We reached the chapter where my student, Gerald, is supposed to study narration, finally, after days of procrastination due to the combined bouts of nostalgia, lovesickness and plain laziness. I was so thrilled to teach that I discussed the four major modes of discourse despite of myself, much to the surprise of the wide-eyed East Asian man whose attention shifted from the whiteboard to the sports article on the PC monitor. I know not which he’s feigning attention to but I care not as well. He had his days of unproductiveness; it’s about time that I lift the curse he caused!
Knowing the importance of time and place in a narrative, I told him how he could use order to show sequence.
“In your story, you should always pay attention to the order. Which comes first? Which do you want to narrate first?”
He nodded, and glanced at the monitor.
“Oh soccer!” I muttered under my breath. “Okay, about the order, you may use the chronological order or the reverse chronology. You could also use some flashbacks.”
He nodded, looked at the monitor and clicked on a link.
“Gerald!”
“Yes! Chronology! I understand”, he assured me.
“Well, for the sake of discussion, the chronological order shows how a story transpires from the past to the present or from first to last. The reverse chronology, however, works from the present to the past or from the last to the first.”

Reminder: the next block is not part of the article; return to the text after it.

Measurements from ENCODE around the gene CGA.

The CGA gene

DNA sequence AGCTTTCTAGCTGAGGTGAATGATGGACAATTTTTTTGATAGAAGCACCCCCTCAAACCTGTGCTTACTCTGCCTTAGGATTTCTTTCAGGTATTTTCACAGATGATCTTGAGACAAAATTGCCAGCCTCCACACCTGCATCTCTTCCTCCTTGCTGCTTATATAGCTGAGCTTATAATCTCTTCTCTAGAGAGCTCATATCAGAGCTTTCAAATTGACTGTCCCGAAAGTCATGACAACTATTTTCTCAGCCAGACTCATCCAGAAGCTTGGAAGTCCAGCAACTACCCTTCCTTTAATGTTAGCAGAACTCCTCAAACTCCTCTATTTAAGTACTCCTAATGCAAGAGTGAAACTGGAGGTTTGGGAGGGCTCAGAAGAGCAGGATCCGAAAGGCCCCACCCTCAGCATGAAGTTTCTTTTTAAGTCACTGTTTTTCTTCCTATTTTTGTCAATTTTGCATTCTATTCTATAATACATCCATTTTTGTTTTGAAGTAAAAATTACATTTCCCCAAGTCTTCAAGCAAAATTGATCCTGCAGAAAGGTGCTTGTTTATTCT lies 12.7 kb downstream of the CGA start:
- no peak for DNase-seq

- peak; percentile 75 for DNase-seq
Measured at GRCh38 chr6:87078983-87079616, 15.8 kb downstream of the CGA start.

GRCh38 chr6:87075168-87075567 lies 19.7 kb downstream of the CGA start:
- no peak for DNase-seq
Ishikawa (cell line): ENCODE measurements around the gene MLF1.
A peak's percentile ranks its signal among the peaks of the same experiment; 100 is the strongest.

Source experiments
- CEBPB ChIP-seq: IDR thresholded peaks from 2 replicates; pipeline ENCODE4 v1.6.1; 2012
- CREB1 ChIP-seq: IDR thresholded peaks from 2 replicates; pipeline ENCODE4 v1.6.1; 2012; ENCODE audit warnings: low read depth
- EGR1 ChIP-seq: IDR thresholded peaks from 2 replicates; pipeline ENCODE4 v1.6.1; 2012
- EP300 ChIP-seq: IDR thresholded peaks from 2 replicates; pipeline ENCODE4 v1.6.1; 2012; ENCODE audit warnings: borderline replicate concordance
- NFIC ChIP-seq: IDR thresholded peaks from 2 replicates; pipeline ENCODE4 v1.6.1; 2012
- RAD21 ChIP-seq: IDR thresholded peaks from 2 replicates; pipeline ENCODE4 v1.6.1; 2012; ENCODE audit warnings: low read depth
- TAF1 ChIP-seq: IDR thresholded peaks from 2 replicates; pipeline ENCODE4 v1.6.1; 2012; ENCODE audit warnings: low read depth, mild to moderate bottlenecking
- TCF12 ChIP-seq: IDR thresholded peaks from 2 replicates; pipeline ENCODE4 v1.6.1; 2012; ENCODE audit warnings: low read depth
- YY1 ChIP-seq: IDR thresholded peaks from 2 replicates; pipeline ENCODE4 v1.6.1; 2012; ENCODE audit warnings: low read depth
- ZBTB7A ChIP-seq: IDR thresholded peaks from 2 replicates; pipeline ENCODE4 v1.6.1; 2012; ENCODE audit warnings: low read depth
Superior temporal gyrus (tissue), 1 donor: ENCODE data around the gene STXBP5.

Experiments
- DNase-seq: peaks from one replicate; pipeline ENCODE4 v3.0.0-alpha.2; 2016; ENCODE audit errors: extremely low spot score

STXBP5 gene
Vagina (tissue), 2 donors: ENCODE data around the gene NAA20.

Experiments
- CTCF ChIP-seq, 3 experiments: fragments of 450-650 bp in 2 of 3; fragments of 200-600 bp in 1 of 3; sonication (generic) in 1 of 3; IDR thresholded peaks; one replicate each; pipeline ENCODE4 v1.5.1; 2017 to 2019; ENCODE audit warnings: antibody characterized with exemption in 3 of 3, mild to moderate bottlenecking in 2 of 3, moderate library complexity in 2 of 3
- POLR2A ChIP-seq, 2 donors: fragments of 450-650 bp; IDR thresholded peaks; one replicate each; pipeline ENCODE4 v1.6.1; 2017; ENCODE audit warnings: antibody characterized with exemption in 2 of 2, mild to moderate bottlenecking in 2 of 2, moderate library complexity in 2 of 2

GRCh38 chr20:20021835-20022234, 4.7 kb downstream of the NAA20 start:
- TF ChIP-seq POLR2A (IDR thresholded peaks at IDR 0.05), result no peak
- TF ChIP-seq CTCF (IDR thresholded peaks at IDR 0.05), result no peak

“Why should we use that?” he asked.
“What?”
“The reverse.’
“Well, it depends on what the writer’s purpose is. Joel Gross in his book The Books of Rachel used the chronological order to link different Jewish families from the past to the current. Susan Vreeland’s Girl in Hyacinth Blue is presented through the reverse chronology to trace the origin of a painting. So you see, the purpose is the thing.”
“I still don’t get it but, anyway, chronological order is easier.”
“Okay.”
As we went on with the writing activity which includes the writing process, i.e., topic selection, brainstorming, outline making and the rough draft, I almost jumped for joy when he actually wrote a topic outline legibly! And wait, he also asked questions like:
How am I going to write the introduction for a narrative? I’m sure it’s different from an example or a process essay.
How am I going to write the conclusion?
Do I still need to summarize in the conclusion?
I don’t want my essay to be too detailed. Can I just write about the interesting things and explain them?